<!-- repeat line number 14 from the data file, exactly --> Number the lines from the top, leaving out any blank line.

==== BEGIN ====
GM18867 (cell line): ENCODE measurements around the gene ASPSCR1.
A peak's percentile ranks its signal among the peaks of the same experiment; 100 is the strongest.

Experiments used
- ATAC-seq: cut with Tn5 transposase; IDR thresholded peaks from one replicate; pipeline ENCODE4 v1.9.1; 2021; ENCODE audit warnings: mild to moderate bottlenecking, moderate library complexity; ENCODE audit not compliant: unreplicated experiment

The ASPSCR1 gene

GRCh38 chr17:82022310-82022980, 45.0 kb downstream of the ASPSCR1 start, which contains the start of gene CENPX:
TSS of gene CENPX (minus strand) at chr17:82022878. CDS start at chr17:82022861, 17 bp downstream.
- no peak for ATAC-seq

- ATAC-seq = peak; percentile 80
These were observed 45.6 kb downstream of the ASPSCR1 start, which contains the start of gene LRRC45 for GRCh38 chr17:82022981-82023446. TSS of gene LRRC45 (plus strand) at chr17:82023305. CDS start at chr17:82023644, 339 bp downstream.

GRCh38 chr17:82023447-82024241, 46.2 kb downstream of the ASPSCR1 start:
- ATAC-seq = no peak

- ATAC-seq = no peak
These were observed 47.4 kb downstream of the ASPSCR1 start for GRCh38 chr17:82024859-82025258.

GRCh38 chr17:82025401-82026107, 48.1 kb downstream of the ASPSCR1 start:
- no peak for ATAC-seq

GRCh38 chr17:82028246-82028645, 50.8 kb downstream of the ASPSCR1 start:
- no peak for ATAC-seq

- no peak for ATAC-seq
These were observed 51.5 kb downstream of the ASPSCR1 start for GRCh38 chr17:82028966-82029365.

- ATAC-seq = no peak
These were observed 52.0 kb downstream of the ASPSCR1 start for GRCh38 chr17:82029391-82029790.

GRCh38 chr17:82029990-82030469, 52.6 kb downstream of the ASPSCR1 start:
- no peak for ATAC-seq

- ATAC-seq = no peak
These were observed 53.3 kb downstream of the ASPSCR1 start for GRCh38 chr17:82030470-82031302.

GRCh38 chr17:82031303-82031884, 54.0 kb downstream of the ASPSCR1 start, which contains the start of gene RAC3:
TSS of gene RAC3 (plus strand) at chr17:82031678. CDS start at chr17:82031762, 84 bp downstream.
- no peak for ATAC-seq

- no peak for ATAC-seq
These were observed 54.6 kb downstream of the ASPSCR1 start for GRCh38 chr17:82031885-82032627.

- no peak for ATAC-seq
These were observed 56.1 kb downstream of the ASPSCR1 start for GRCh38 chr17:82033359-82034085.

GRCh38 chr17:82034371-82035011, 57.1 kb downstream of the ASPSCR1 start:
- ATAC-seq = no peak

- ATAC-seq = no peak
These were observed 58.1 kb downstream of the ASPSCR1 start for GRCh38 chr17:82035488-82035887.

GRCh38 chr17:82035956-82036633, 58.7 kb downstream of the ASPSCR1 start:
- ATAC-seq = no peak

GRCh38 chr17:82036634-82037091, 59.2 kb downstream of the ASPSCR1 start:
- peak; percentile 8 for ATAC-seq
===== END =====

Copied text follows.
These were observed 47.4 kb downstream of the ASPSCR1 start for GRCh38 chr17:82024859-82025258.